In contrast, raid fights in WoW (at least modern ones) have some sort of damage going out most times, each fight have wildly different mechanics and arenas, so healers are on their toes, especially on higher difficulties. I'm not bored while healing in WoW, and as a Holy paladin (the healing specialization of the paladin class), I actually NEED to do damage to an enemy to maximize my healing. Crusader Strike gives me the secondary resource I need to use my stronger heals, and the Mastery stat makes my heals stronger the closer I am to the person I'm healing (every spec has the Mastery stat and each do very different things). I need to worry about my mana because I have no mana regen ability with a 1 minute CD (like FFXIV does that all healers share), so comparing the two games, healing in WoW feels a lot more active and you feel like a HEALER, not a watered down DPS.

WAY too many things to 'unlock' to experience what the game has to offer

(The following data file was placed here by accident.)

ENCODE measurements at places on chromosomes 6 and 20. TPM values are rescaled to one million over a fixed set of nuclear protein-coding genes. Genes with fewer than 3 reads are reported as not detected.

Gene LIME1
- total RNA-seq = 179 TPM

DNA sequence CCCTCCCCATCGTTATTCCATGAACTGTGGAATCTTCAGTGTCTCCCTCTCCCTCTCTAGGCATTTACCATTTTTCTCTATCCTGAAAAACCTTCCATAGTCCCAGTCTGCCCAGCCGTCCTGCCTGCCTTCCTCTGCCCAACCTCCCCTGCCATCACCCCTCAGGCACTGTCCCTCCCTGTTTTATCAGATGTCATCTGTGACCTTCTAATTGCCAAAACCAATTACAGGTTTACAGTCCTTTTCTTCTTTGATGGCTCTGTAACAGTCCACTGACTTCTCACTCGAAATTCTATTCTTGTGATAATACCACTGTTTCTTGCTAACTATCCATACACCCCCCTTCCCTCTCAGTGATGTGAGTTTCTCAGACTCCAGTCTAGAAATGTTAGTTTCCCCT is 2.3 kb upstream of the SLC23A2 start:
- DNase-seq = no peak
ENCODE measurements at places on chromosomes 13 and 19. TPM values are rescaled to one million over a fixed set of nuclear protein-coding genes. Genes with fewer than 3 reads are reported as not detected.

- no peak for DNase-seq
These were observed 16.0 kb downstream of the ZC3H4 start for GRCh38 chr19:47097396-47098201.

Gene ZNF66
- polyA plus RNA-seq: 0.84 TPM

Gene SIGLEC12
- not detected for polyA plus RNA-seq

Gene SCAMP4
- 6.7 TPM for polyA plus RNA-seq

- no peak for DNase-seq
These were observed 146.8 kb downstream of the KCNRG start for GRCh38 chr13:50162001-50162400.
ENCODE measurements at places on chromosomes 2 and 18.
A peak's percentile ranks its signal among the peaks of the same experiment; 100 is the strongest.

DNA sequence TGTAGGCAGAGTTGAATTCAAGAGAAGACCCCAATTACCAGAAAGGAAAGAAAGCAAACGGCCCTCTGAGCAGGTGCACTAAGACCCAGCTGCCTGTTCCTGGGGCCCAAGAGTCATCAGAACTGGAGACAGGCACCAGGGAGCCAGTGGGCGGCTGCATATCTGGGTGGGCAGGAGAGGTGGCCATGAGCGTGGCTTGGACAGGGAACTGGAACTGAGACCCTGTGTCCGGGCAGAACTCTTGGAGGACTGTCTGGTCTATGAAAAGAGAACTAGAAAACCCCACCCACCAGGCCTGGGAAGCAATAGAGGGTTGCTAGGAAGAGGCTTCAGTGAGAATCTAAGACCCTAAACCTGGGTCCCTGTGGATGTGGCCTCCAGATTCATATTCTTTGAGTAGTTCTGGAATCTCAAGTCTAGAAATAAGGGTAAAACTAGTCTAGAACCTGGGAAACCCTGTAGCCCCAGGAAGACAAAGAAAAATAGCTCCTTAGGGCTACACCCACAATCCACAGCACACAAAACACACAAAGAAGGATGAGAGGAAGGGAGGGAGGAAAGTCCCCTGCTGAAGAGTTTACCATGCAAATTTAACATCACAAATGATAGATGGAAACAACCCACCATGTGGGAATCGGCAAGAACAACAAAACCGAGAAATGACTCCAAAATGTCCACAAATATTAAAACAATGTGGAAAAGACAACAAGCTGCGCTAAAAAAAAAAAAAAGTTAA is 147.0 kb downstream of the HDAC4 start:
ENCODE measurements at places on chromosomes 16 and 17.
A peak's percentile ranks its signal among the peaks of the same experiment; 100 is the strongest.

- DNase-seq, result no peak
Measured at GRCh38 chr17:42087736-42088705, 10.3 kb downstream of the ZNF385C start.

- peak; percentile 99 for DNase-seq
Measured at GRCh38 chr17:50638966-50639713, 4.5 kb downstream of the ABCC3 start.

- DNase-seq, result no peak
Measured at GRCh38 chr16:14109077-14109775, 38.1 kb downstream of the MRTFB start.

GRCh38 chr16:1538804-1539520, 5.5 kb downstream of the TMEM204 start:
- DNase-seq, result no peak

If you play what is known as the Main Story Quest, many dungeons, raids, and trials will be locked and hidden away. Because, for some reason, Square decided to put a lot of content behind quests that are designated 'extra content' quests (they have a blue tint with a + symbol on their maker). And as the game grows, more and more unlockable stuff is created, but the older stuff is still locked behind the old quests. As I said before, many of these quests unlock dungeons, trials, and raids. You need to unlock those to unlock the dungeon roulettes, which aside from the MSQ and your class quests, will be your main source of XP (because the base quests give very little XP or gil and are there for a 'story' or to pad out the gameplay). At lvl 70, a single 'side' quest will give you 230k XP. You'll need to do over 50 quests for one level from quest XP , discounting mob kill XP (which is roughly 2k per kill at lvl 70). So, you have the MSQ and class quests that give you a lot of XP, unlock quests that have content locked behind them (and can vary in XP), side quests that give a negligible amount compared to the amount you need, and the dungeon roulettes that give you a lot of XP once per day, but you first need to unlock dungeons to have a variety. Just make the older content auto unlock at certain levels and still allow people to do the quests.